Melatonin is both a hormone found in the body and a supplement that can be taken orally. The human body produces melatonin deep inside the brain and there are ways to support its production and rhythm. Melatonin supplements can be found in most pharmacies and grocery stores these days, for both adults and kids. Such supplements have their place and time, but are they necessary or even safe for day-to-day (or night-to-night) life? Do they work? Let’s find out more so that personal training clients can be best advised and coached regarding their sleep habits.
Melatonin – The Hormone
In natural form, melatonin is secreted from the pineal gland each evening, sort of like a dinner bell. It lets the body know it is time to shift into nighttime activities by receiving signals about changes in light. Along with adenosine, this sleep neurotransmitter contributes to the sleep pressure experience that is felt when it’s time for bed and we can’t fight sleep.
High melatonin + High adenosine = Sleepy
Melatonin release is also affected by genetics, species, and phase of life. During certain phases of life, such as teenage years, the hormone is released later than in adult years, which is why teens tend toward being night owls. In nocturnal animals, melatonin is released during the morning instead of evening; it simply signals the body and brain toward darkness or light, which shifts the body into daytime or night mode accordingly.
Going to bed at the same time every night (creating darkness) is helpful for melatonin to stay on schedule. This is why staying up late on the weekend can make a Sunday early bedtime difficult. Sleep hormone release gets shifted later and doesn’t shift back until the night after an earlier rising time, which reduces the signal to sleep.
Melatonin as a Supplement
With a regular sleep routine, using melatonin as a supplement is generally unnecessary, although it may be beneficial in a few cases. For circadian rhythm disorders, when traveling across time zones (especially when going west), for night shift workers, and with the elderly population.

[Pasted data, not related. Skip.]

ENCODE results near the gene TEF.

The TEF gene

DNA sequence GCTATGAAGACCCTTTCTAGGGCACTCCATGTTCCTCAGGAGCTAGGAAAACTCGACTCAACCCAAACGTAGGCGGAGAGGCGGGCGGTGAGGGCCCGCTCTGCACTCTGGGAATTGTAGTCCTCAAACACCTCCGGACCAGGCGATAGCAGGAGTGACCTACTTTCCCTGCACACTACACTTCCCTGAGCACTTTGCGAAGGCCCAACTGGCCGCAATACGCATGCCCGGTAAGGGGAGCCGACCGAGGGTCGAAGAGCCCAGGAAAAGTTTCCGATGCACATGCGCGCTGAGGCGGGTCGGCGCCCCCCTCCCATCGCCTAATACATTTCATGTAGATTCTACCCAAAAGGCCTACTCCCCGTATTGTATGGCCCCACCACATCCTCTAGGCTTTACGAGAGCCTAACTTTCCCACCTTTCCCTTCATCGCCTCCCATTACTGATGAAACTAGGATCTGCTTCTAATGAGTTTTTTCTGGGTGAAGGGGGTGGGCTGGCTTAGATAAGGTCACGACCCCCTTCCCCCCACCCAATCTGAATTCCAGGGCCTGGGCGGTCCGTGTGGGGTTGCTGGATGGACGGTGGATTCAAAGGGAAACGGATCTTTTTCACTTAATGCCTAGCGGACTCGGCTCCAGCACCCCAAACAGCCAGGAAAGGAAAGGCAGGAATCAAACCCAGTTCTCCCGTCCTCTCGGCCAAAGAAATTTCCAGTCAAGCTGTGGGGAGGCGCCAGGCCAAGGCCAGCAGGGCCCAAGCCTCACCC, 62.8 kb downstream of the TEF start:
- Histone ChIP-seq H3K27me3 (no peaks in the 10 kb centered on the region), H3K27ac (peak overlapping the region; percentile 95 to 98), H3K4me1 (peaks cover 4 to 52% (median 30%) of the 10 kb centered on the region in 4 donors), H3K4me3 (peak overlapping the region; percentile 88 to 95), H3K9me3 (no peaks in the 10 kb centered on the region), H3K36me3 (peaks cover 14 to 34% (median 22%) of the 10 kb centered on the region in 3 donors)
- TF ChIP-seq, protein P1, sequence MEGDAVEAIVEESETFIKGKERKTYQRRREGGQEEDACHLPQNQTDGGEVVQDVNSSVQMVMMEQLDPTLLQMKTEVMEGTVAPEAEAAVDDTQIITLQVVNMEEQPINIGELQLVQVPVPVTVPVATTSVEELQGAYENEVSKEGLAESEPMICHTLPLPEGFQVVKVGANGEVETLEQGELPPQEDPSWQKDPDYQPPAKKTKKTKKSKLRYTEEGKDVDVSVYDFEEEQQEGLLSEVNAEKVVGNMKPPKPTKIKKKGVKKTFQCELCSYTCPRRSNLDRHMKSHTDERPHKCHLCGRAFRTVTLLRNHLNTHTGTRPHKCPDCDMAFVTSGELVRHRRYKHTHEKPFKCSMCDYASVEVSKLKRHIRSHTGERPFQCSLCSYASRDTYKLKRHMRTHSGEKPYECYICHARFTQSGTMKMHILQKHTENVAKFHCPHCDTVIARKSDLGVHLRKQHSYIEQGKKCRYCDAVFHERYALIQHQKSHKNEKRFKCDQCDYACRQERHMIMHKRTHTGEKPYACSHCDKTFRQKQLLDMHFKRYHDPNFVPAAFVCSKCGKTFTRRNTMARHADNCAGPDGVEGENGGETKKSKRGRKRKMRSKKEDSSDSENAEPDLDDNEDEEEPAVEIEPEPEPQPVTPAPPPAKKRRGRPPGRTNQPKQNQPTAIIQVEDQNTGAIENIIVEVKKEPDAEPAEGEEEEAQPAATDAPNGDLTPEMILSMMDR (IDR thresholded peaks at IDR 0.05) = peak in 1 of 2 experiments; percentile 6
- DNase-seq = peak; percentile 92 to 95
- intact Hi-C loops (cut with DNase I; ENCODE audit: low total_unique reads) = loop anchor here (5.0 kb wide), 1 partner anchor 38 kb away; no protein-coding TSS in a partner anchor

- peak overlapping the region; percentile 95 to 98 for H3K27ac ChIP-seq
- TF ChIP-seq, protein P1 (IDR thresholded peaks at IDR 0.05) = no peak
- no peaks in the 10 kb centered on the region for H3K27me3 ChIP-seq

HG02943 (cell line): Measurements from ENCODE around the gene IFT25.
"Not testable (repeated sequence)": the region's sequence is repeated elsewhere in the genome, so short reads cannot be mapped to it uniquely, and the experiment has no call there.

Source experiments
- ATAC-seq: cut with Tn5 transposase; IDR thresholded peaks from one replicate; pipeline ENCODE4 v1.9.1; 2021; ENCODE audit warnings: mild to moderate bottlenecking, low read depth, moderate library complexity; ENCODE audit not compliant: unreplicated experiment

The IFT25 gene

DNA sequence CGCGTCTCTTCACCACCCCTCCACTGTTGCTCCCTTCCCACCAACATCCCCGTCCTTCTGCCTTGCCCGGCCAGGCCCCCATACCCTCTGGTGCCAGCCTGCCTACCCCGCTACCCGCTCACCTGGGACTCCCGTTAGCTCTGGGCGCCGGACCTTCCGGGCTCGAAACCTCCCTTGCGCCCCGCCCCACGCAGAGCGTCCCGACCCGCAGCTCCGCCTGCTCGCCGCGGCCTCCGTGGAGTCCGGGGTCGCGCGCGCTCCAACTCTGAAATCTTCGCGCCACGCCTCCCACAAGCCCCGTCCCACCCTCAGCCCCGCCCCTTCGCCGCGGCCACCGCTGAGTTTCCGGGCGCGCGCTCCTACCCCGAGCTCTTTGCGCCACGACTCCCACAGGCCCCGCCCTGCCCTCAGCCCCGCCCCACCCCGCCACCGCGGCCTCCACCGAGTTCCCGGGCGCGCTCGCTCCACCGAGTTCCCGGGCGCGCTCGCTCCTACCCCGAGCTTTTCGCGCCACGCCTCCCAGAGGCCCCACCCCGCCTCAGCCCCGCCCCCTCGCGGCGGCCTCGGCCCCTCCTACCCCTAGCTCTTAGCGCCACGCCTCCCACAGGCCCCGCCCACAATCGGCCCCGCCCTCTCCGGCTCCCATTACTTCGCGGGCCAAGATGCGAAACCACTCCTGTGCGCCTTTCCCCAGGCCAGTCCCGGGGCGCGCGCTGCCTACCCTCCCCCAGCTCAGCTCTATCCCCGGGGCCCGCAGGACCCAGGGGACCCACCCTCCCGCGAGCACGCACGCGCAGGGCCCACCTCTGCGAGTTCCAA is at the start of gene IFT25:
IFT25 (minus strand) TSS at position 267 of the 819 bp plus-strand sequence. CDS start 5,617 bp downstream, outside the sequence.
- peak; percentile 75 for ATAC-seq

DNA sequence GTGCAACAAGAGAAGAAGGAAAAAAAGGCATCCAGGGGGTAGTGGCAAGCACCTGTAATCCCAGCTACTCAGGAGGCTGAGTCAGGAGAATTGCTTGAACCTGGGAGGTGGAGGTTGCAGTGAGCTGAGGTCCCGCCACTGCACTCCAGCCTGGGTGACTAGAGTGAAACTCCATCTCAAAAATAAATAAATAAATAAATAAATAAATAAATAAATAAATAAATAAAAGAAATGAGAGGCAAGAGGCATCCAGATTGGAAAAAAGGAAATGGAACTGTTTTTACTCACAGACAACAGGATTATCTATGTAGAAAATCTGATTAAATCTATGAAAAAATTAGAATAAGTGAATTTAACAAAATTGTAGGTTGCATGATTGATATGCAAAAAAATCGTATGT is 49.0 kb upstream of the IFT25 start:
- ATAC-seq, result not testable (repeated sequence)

Melatonin supplements have been found to vary between having -83% to +478% of the labeled content in them and some have other substances such as serotonin added into the formula. What’s more, by and large the amount of this sleep substance added to supplements far exceeds what is made naturally in the body. Your body produces the equivalent of 300 micrograms, while supplements can have as much as 5 milligrams or more! That’s more than 16 times what can be naturally produced, likely explaining some side effects and dependency issues.
As with all supplements and drugs, use caution and do research. It is important to work with a physician when consuming sleep supplements to ensure the brand being consumed is of adequate quality.
While supplementing with melatonin has been largely deemed a safe practice, it is not without side effects for some people. In particular, taking too high a dose has been reported to result in nightmares and then grogginess in the morning.
Melatonin supplements have their place and time, but usually, melatonin release is best left up to the body, which means supporting its natural rhythm. Supplementing melatonin might affect the strength of natural production.
Supporting our Clients
Thanks to sleep research we know how melatonin is affected by choices and behavior.
- Keep a three-hour window between exercise and bedtime
- Turn off screens one hour before bedtime (prevents blue light from suppressing melatonin). Use blue light-blocking glasses if there is some reason you cannot keep this rule.
- Commit to a regular bedtime (even on the weekend) to ensure a consistent release of melatonin each night
- Maintain a regular dinner and breakfast time, this supports the circadian rhythm
Whether or not to supplement with melatonin is one of the main questions associated with sleep hygience. Understanding the mechanisms behind its natural production can help people make choices to support sleep and waking life.